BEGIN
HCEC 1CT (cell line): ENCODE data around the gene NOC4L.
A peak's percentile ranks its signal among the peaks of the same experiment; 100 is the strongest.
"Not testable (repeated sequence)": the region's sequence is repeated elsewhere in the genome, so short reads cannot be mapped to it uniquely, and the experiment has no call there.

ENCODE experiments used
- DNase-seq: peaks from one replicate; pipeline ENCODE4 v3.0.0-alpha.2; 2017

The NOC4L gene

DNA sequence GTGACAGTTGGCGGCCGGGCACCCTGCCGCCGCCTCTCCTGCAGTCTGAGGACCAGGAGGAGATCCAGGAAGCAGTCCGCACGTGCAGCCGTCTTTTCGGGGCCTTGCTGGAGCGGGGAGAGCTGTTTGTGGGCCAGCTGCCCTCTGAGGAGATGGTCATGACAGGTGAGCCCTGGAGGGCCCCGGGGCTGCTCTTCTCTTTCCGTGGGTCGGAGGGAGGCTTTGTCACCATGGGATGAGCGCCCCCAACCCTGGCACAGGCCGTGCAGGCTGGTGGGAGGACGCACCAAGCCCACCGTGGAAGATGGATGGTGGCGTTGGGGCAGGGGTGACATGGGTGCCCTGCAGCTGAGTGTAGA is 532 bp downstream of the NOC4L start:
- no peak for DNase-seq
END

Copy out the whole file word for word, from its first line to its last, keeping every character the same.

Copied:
HCEC 1CT (cell line): ENCODE data around the gene NOC4L.
A peak's percentile ranks its signal among the peaks of the same experiment; 100 is the strongest.
"Not testable (repeated sequence)": the region's sequence is repeated elsewhere in the genome, so short reads cannot be mapped to it uniquely, and the experiment has no call there.

ENCODE experiments used
- DNase-seq: peaks from one replicate; pipeline ENCODE4 v3.0.0-alpha.2; 2017

The NOC4L gene

DNA sequence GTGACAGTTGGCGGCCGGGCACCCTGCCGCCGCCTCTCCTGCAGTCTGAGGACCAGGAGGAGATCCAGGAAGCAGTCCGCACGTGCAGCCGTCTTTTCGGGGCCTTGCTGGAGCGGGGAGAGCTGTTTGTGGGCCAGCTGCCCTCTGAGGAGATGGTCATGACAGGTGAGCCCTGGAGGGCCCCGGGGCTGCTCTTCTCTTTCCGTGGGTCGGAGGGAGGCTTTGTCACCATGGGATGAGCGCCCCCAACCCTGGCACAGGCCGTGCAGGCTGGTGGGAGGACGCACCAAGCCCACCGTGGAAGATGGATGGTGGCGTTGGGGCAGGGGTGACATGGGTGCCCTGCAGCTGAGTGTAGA is 532 bp downstream of the NOC4L start:
- no peak for DNase-seq